The concept of private pensions is relatively new in Turkey, with the first private scheme having been introduced only in 2003. Since then, the system has grown rapidly, although it is still small relative to the size of the economy. Furthermore, it is expected to expand in the coming years, as the government has introduced legal changes to make pensions a more attractive form of savings for retirement.
THE BASICS: Turkey’s private pension plan is a voluntary, defined contribution system that has been designed to supplement the state’s social security system. Plan participants make regular contributions (typically monthly) to a pension fund. The retirement savings that accrue are a function of contributions, investment returns and administrative expenses charged by the pension fund.
Various investment alternatives are typically offered by the funds, allowing participants to choose a level of risk that suits his or her preferences. Because Turkish pension customers are generally conservative in their savings preferences, government debt instruments account for 58% of assests under management by pension funds. This is followed by time deposits (20%), equity (14%), foreign debt instruments (5%) and corporate bonds (3%).
CURRENT UPTAKE: At the end of 2011, total assets under management by pension funds stood at TL14.3bn (€6.1bn), representing 2.7m policyholders. While this represents tremendous growth in just nine years, this number still equates to only 3.5% of the population. Moreover, for the targeted group – people aged between 25 and 45 – the figure is not much higher, standing at just 7.7%. In terms of assets under management as a percentage of GDP, Turkey is also well behind not only the global average but also its peers. According to a report from the OECD, as of 2009, (the latest figures available at time of press) the value of Turkey’s pension funds was equivalent to 2.3% of GDP, far below the global weighted average of 67.1% and less than the rates found in some markets to which Turkey is sometimes compared (Poland at 13.5%, Mexico at 7.5%).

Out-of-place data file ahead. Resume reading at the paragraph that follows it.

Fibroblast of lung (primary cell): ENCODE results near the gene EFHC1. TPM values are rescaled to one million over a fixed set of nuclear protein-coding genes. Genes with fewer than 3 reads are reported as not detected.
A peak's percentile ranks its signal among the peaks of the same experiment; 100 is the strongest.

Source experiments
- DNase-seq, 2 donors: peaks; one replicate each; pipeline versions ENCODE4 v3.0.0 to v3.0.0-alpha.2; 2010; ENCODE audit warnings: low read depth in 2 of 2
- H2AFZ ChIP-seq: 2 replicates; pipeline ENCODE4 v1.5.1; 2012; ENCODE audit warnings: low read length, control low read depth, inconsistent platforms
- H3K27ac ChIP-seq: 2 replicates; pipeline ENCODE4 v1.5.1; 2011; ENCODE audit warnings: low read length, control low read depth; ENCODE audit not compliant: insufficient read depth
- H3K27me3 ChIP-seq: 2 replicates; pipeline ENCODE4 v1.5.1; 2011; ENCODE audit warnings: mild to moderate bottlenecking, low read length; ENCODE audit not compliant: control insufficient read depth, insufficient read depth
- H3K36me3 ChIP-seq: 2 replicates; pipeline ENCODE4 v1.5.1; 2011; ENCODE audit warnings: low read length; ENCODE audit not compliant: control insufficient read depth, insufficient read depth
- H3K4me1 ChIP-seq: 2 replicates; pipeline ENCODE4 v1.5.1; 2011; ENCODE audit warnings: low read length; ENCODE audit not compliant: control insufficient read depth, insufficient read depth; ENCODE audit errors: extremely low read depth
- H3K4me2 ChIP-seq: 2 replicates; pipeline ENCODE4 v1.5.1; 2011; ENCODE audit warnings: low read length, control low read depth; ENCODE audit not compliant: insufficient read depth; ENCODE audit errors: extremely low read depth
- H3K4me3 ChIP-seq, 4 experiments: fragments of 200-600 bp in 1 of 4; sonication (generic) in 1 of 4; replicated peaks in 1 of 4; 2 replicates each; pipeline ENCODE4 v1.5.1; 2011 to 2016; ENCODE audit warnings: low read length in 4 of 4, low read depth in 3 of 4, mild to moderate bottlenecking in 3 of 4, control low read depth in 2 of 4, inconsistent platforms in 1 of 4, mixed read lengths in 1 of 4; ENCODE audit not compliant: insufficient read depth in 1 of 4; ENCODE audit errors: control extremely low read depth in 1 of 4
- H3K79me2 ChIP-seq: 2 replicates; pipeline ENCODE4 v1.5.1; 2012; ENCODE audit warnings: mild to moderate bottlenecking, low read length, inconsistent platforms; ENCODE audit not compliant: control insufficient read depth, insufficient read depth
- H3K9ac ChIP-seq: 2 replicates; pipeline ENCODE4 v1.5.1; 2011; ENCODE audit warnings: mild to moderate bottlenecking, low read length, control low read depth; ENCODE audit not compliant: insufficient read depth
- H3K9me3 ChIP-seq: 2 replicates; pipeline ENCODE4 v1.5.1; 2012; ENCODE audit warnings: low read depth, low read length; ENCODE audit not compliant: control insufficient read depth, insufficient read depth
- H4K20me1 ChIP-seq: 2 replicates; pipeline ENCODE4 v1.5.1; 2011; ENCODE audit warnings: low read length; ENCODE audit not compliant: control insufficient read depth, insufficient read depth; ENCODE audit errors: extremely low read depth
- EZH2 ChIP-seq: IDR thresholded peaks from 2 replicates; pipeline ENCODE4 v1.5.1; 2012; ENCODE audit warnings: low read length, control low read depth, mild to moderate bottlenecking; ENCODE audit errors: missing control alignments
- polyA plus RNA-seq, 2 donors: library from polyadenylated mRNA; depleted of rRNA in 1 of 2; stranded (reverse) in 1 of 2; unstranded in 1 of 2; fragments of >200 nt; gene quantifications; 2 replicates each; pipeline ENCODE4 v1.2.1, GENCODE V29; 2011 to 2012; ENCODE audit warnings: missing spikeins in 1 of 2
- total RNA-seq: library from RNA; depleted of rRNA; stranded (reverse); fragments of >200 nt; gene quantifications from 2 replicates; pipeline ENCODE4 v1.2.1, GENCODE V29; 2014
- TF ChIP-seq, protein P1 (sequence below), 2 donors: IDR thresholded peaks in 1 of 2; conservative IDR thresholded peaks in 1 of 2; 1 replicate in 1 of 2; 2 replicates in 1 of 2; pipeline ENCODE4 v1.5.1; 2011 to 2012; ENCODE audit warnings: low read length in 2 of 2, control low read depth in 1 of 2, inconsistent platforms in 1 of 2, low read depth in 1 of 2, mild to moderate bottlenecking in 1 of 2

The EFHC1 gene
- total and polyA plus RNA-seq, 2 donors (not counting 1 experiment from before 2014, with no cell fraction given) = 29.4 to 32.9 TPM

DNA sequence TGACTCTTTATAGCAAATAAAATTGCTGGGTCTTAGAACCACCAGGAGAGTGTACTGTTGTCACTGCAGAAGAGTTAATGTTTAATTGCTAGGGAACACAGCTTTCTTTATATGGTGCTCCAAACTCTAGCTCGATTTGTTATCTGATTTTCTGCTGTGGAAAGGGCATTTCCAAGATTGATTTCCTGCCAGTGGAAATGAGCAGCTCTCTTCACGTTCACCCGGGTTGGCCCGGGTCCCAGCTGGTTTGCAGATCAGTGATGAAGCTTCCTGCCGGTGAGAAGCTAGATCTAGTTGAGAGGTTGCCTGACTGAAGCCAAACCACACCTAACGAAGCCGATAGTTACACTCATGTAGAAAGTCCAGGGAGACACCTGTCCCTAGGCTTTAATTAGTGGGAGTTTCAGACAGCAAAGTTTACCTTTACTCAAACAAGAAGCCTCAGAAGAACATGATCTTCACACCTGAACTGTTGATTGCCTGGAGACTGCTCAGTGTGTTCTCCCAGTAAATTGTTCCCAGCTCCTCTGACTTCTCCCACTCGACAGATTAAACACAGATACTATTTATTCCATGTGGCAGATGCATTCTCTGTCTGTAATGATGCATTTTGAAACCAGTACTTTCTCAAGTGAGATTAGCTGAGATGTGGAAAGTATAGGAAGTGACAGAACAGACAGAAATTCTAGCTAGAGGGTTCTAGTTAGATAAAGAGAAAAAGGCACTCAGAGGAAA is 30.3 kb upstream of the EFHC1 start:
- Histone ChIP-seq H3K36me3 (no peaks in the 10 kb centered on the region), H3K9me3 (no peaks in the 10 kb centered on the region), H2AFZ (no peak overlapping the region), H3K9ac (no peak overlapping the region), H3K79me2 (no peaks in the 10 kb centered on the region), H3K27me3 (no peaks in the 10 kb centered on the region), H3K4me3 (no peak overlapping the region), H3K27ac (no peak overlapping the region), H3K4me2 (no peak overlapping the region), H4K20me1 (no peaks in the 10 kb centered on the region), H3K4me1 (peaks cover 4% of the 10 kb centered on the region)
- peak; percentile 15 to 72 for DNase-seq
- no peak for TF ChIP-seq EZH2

MAJOR PLAYERS: As measured by assets under management, the two largest players in this market are Anadolu Hayat ve Emeklilik (21%) and AvivaSA (21%), followed by Garanti Emeklilik (16%), Yapı Kredi Hayat ve Emeklilik (16%) and Vakıf Hayat ve Emeklilik (6%). These firms are all part of larger financial holding companies that represent some of the largest banks in Turkey. Anadolu is a unit of the same group as ş bank, the largest bank in the country as measured by assets, while AvivaSA is 49.83% owned by Aksigorta, the insurance division of Akbank.
Having an established relationship with a bank is an important competitive advantage, as more than 55% of pension contracts are sold either directly through banks or result from leads provided by lenders. As Meral Eredenk, the general manager of AvivaSA, told OBG, “The market has seen seven new entrants in the past four years, going from 10 to 17 players. However, the market itself has not seen 70% growth, so it is unlikely that all these players will remain. In particular, those without a bancassurance partner will face great difficulty, as the return on direct channels often takes a decade.”